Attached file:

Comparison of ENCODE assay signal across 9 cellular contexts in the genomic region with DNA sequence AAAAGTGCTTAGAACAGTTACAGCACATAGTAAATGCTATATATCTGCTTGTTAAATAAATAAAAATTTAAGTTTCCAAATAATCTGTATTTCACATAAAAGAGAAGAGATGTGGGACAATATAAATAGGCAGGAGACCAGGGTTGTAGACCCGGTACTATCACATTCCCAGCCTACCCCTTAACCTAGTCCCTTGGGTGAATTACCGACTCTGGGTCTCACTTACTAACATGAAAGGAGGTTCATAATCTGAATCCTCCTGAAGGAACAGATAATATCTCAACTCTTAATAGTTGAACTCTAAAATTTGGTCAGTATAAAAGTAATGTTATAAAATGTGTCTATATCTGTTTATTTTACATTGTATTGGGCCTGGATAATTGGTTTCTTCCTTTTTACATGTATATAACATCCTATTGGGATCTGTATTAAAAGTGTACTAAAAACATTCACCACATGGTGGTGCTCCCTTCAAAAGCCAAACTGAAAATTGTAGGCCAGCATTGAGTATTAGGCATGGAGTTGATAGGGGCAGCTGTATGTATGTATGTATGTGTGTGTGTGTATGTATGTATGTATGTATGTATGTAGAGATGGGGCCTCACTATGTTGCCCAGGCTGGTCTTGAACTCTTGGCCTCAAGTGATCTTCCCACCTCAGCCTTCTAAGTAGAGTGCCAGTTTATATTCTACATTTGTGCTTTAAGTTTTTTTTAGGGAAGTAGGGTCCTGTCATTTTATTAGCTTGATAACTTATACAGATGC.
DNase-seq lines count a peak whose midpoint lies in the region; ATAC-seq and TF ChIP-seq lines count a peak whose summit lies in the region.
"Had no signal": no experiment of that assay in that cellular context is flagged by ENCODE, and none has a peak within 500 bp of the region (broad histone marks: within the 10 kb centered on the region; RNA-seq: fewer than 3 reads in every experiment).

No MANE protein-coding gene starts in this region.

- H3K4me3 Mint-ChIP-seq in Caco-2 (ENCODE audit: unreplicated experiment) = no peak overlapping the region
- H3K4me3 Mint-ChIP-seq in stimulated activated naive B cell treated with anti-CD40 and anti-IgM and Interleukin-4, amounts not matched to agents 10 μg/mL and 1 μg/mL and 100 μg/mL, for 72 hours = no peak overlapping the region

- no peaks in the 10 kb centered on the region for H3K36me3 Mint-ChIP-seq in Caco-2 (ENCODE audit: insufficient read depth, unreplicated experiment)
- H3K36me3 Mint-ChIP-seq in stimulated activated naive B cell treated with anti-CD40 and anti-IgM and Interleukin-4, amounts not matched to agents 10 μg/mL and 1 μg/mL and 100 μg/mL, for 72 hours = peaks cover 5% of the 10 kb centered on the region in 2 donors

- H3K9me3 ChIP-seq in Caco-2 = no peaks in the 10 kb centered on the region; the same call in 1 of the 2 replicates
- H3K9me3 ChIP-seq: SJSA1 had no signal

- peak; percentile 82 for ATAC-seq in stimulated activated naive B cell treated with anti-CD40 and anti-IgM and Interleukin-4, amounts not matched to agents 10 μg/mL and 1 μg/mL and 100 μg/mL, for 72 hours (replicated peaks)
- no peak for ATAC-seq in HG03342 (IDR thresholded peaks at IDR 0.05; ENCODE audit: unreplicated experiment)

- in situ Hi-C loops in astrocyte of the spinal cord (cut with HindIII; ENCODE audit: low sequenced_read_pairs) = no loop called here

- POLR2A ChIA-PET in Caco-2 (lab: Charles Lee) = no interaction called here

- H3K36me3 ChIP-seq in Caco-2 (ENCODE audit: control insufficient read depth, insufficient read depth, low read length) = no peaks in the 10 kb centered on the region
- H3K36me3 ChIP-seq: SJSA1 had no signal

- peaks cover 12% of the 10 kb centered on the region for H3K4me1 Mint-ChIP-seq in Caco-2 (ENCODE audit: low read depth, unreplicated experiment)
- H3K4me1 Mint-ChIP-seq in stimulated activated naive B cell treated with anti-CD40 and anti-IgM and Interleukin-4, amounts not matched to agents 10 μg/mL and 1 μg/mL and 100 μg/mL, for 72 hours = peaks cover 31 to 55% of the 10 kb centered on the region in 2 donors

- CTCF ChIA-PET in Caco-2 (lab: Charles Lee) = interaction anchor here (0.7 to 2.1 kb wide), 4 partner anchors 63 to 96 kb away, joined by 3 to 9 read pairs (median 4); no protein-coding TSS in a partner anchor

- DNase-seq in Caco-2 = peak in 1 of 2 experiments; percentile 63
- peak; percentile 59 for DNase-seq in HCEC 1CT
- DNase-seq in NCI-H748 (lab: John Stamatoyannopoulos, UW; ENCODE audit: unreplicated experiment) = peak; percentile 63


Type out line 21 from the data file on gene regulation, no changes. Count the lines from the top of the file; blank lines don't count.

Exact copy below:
- peak; percentile 59 for DNase-seq in HCEC 1CT